When dealing with user manuals, it is helpful to remember that there is no definitive user manual, constitution, or guidebook for starting or maintaining an intentional community. Swami Kriyananda’s book, Intentional Communities: How to Start Them and Why, reached its ninth edition in 1988 (when it was most recently published). Kriyananda’s 1988 edition of the book includes revisions and additions to his original 1968 Intentional Communities text. In short, Kriyananda’s vision for Ananda as a community evolved over time based on direct, practical experience.
Every intentional community will have unique attributes when it comes to formation, management, and expansion; depending on the state or country, legal code itself often dictates what forms an intentional community may feasibly take. Even individual Ananda communities around the world are quite unique when it comes to structure and physical management, but the underlying element of cooperation between Ananda’s communities, as Kriyananda intended, remains a priority of each Ananda community.
“Whatever the future holds, the spirit prevailing among the different communities should be the same as that which prevails among their individual members: cooperation.” – Swami Kriyananda, Intentional Communities (1988 edition)
Kriyananda’s ideal of utilizing communities as a tool to foster cooperation among humankind did not waver, but the physical reality of implementing and managing such communities certainly went through an evolutionary process based on practical experience and careful observation of Ananda’s communities.
I have begun to understand that ethics and values are much stronger when they can actually be practiced on a daily basis. A perfect example is how the ethics, or spiritual teachings, in Ananda are placed at the forefront of everyone’s striving for a deeper spiritual life. Values and ethics permeate the daily experience at any organization or community, whereas something such as a mission statement can become stagnant and even irrelevant if it is not reinforced through the daily actions and values of organization/community members. Ethics that are idealistic in a practical sense can serve not just as guidelines or potentially dogmatic expectations, but rather as tools to motivate and inspire people toward their highest potential.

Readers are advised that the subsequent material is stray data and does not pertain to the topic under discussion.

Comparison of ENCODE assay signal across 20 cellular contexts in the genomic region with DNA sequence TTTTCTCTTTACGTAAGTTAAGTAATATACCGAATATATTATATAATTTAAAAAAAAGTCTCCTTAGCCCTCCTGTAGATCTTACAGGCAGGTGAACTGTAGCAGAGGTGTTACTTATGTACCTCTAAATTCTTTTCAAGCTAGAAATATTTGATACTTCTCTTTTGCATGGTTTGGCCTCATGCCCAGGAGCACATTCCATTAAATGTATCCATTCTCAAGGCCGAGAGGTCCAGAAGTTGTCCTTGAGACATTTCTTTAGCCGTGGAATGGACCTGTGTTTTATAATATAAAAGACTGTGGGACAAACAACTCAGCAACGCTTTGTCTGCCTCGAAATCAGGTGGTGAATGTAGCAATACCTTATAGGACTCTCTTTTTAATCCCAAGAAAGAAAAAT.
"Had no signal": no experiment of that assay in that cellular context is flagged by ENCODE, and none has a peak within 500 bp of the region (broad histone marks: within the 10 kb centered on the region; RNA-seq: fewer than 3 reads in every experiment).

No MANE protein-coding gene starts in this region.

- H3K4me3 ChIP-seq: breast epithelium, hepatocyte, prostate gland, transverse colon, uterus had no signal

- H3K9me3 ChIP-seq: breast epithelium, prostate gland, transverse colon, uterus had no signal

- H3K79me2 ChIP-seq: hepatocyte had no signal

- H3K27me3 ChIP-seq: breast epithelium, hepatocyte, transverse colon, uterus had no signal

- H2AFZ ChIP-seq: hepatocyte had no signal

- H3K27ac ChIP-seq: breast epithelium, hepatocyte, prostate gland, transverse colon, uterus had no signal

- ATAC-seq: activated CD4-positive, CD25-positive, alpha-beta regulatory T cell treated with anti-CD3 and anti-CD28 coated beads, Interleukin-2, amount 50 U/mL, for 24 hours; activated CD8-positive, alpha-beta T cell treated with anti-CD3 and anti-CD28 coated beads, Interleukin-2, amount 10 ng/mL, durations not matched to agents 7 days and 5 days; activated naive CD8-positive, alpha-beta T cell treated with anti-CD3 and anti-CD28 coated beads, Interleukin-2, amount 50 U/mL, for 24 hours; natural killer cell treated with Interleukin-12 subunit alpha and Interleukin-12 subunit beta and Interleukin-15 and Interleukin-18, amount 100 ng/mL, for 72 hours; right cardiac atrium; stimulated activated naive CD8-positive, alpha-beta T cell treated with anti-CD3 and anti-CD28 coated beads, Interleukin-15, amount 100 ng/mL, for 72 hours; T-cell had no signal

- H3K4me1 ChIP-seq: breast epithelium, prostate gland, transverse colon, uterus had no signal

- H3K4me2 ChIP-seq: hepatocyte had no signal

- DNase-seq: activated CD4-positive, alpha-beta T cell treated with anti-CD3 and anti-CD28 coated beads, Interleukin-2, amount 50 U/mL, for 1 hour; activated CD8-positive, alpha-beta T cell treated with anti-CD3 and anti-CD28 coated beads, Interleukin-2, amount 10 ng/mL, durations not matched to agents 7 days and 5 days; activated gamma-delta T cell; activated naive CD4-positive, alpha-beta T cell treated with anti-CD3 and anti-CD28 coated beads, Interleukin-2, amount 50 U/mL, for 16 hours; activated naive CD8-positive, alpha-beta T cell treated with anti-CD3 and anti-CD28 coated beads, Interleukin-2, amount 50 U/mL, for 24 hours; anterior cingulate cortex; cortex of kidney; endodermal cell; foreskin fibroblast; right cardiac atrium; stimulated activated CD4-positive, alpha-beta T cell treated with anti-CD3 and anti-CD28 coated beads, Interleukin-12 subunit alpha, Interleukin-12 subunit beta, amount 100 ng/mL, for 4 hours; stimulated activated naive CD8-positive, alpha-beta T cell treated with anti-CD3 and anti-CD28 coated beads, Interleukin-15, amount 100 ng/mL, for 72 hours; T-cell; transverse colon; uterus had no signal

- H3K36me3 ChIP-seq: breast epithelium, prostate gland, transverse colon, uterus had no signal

Kriyananda maintained an intense focus on building and spreading intentional communities throughout his life, but did not get caught in a dogmatic trap dictating exactly how intentional communities must function. Rather, while focusing on his highest ideals, Kriyananda worked with daily realities in a practical manner to adjust and improve the physical means of attaining his vision of intentional communities. Kriyananda was not fond of the phrase, “the end justifies the means,” preferring instead, “the end tests the validity of the means.” The life work of Kriyananda surrounding intentional communities is a testament to the simple philosophy of practical idealism.
Fittingly enough, Ananda Village’s first master plan (drafted in 1976) codifies this vision of maintaining practical idealism throughout the operation and expansion of the community. Included in the ‘76 master plan is a “Goals” section, which concluded with the following final goal for Ananda Village:
To review our goals and ideals constantly, co-ordinating the actual experience with the vision, and adjusting the vision, where desirable, to the valid discoveries of experience. – 1976 Ananda Village Master Plan
Kriyananda faced many hurdles when forming the Ananda communities, but did not allow challenges to shake his conviction in the positive and attainable change cooperative community living could bring to the world. A permeating lesson for me, throughout the summer thus far, is the importance of maintaining a positive attitude and keeping the bigger picture in mind, no matter how long (or nonexistent) the user manual might be.